News / Asia

    Exiled Rainsy Accuses Cambodia of Pressuring Thailand to Deny Entry

    Cambodian opposition leader Sam Rainsy (2012 file photo).
    Cambodian opposition leader Sam Rainsy (2012 file photo).
    Daniel Schearf
    Cambodia's exiled opposition leader, Sam Rainsy, has accused the government of pressuring Thailand into rejecting his entry into Bangkok.  Cambodian and Thai authorities deny any pressure.  But Rainsy says Cambodia's Prime Minister Hun Sen is losing ground ahead of the July election and is doing his best to hinder the opposition.

    Rainsy, who lives in in France, was scheduled to launch his autobiography  - We Didn't Start the Fire: My Struggle for Democracy in Cambodia - Wednesday night at the Foreign Correspondents Club of Thailand (FCCT).

    He arrived in Bangkok Tuesday from South Korea but was met by immigration officials at the airport who said he could not enter until after July, when a national election in Cambodia will be over.

    Rainsy left for Singapore and instead spoke to the FCCT via Skype.  He accused the Cambodian government of interfering or pressuring Thailand to keep him out.  He said the ban showed the government of Prime Minister Hun Sen was growing afraid of the opposition.

    "I am Mr. Hun Sen's only credible challenger and he wants to win an election without any challenger.  It is like a boxer on [in] the ring.  He wants to box alone, whereas I should be boxing against him.  And, now he is even more afraid that I come too close to the ring," he said.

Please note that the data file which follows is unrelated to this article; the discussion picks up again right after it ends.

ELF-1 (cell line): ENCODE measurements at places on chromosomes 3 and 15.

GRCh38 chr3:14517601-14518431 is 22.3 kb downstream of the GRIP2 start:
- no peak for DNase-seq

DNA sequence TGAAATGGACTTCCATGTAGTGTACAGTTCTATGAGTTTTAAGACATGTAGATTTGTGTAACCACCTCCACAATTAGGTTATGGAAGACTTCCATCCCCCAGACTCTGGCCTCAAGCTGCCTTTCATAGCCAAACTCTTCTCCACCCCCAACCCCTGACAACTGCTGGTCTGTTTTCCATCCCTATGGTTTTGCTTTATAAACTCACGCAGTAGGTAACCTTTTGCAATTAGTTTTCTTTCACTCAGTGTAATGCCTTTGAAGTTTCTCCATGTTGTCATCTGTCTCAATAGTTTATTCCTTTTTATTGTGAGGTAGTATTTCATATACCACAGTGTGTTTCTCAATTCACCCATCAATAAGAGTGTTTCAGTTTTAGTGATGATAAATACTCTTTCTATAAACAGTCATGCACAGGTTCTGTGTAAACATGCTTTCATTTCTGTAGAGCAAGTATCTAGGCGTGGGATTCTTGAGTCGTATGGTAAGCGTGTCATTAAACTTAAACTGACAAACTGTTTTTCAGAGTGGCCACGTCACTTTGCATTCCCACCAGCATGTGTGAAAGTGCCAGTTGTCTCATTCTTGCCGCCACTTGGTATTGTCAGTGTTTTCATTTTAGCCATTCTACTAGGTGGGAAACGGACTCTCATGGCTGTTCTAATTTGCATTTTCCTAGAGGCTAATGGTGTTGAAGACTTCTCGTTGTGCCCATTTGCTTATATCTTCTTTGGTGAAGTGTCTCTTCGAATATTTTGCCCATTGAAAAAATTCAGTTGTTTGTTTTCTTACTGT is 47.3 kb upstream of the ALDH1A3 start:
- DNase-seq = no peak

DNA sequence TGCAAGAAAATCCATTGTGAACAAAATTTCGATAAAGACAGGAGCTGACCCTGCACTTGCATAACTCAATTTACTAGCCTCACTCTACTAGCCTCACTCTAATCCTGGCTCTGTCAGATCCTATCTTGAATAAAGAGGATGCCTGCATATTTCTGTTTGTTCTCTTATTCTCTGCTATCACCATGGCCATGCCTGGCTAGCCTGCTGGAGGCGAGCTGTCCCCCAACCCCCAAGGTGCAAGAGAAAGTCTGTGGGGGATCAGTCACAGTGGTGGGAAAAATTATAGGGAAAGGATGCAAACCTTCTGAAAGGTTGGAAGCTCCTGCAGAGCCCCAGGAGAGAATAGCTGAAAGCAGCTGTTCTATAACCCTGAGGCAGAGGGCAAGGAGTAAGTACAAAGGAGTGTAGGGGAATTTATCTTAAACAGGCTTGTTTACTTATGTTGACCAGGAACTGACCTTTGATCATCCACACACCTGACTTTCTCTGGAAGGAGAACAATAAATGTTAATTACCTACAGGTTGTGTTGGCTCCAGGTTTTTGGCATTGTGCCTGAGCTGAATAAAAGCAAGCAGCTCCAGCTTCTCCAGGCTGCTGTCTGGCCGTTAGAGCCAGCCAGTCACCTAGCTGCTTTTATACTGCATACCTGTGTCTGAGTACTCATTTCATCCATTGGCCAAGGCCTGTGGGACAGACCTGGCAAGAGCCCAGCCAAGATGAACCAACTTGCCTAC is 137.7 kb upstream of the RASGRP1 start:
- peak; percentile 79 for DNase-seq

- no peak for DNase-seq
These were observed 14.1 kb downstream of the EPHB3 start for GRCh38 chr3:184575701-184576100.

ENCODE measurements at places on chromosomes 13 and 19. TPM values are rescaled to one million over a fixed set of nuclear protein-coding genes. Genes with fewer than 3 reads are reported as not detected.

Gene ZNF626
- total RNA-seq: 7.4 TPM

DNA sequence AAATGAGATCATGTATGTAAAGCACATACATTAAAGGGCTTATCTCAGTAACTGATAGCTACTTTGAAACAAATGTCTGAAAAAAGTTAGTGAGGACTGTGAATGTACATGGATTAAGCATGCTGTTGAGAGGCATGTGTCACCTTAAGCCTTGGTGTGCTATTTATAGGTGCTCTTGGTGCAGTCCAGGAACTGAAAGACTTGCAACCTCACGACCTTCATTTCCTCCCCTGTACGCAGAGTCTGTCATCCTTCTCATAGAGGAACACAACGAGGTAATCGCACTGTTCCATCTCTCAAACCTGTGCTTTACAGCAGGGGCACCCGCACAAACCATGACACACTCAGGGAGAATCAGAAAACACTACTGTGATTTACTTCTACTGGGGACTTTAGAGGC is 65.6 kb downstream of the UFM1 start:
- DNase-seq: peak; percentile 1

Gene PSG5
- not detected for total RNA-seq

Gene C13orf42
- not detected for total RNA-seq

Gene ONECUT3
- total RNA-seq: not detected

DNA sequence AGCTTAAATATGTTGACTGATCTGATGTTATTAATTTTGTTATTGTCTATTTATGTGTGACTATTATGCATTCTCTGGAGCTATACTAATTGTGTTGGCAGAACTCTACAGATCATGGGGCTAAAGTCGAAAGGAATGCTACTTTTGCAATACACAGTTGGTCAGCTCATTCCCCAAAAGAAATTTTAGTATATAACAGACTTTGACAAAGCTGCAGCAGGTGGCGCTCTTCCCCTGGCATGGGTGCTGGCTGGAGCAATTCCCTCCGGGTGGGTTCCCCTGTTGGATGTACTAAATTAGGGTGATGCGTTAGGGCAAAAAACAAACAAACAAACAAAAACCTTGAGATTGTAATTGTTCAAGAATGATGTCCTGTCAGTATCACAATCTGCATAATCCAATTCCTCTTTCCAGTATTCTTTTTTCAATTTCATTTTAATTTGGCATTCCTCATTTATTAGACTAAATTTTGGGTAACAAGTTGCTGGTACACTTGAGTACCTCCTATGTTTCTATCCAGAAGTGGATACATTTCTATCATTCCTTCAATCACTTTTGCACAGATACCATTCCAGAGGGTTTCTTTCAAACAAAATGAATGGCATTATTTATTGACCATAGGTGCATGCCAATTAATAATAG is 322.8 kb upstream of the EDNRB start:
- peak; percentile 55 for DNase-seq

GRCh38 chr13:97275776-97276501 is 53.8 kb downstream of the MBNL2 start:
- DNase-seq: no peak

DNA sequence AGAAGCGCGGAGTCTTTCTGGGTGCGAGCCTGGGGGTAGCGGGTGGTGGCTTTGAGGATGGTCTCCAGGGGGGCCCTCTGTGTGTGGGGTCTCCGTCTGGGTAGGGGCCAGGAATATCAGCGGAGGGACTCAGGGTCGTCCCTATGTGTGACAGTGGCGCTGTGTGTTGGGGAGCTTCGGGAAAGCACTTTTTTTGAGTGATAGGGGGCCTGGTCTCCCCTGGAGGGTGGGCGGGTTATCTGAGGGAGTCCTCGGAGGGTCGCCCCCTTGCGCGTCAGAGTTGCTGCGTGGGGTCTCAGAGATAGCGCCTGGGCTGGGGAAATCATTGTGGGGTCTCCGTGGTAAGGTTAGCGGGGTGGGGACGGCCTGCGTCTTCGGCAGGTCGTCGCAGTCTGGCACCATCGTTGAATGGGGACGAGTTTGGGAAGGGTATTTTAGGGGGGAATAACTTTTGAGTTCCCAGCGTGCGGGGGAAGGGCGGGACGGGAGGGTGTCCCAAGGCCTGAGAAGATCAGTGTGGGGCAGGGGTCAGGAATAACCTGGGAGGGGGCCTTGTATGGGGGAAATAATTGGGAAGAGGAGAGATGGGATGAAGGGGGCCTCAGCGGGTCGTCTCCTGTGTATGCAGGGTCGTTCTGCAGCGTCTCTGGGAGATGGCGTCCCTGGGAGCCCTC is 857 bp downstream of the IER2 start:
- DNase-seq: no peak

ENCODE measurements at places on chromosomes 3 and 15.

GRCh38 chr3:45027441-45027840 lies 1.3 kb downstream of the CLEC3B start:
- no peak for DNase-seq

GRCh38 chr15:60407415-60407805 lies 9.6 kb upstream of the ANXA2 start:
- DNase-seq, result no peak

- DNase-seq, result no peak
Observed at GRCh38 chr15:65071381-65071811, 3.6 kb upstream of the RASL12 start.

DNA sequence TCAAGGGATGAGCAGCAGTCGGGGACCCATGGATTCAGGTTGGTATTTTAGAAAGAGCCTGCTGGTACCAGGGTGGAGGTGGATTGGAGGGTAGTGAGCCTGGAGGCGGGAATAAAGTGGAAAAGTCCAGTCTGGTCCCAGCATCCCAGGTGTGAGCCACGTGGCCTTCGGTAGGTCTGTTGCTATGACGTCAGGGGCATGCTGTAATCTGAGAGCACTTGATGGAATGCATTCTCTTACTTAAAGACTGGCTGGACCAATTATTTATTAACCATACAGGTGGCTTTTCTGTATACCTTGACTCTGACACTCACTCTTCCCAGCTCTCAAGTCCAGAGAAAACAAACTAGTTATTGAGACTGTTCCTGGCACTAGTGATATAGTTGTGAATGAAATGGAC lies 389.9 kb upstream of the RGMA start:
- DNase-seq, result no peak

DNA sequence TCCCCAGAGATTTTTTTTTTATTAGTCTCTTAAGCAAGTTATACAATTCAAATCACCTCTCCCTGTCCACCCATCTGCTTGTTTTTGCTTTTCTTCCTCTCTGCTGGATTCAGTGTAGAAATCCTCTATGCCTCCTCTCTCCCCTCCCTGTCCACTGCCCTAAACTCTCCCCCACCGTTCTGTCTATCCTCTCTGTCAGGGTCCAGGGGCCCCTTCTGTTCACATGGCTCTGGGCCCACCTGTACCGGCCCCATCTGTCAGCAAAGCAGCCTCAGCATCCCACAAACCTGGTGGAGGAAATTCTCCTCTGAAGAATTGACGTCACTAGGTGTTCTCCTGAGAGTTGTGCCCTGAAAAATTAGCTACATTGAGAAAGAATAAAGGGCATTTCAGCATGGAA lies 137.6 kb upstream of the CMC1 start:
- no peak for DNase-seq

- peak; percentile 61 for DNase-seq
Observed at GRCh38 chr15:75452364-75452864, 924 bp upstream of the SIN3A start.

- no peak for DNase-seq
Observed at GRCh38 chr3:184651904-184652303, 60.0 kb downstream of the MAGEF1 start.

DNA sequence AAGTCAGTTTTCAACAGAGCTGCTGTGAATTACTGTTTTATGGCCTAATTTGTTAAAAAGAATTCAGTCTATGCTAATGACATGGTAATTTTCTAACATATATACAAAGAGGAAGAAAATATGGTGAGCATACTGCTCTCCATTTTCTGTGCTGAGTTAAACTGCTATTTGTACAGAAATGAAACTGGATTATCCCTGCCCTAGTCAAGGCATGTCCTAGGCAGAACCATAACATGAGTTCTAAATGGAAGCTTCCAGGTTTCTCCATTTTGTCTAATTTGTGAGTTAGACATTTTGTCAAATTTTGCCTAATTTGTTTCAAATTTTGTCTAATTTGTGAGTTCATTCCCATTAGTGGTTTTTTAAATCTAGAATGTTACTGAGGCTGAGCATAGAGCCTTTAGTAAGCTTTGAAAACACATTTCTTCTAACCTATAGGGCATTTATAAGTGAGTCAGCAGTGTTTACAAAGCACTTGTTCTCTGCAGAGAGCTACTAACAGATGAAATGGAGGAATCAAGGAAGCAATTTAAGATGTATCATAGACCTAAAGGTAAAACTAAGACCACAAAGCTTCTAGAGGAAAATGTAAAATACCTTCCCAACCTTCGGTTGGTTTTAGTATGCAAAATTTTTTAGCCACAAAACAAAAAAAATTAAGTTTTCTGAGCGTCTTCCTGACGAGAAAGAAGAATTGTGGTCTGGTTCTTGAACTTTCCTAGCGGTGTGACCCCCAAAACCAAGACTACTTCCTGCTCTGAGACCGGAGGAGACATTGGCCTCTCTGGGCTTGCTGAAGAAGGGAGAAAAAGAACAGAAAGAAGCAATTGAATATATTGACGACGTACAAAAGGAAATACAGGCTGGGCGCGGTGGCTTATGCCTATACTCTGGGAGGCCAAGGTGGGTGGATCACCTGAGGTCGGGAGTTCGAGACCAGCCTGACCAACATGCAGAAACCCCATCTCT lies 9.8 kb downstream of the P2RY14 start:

Rainsy has lived in self-imposed exile since 2005 to avoid an eleven year prison sentence for charges he says are politically motivated. 

    Rainsy says in recent months he was welcomed by leaders in Australia, Indonesia, and the Philippines but closer relations between Thailand and Cambodia, he says, seems to have created what he calls a "special problem."

    Thai Prime Minister Yingluck Shinawatra revived warm ties with Cambodia established by her brother, former Prime Minister Thaksin Shinawatra. 

    Thaksin also lives in self-imposed exile to avoid a politically-charged sentence at home.  But Rainsy noted, unlike himself, Thaksin is treated well in Cambodia.

    "In Cambodia he was received by Mr. Hun Sen, even around election times in Thailand.  So, what I can notice, is that Mr. Thaksin Shinawatra, a good friend of Mr. Hun Sen, even a former advisor to Mr. Hun Sen, came to Cambodia very often, he was received with the highest honor," he noted.

    Rainsy was banned from the July election but his Cambodia National Rescue Party will take part.

    Cambodia and Thailand deny any pressure or conspiracy to keep Rainsy out. 

    Thailand's Foreign Ministry said Rainsy's planned book launch, and meeting with journalists, just ahead of the election, were unacceptable political activities.

    Ministry spokesman Manasvi Srisodapol said the actions were deemed detrimental to a friendly country and might affect Thailand's interests.

    "The Thai authorities concerned deemed that such a visit with such activity has a political motive against a neighboring country and is timed especially during an approaching election in that neighboring country.  Accordingly, the Thai Ministry of Foreign Affairs has requested immigration department to ban Mr. Sam Rainsy's entry into Thailand," said Srisodapol.

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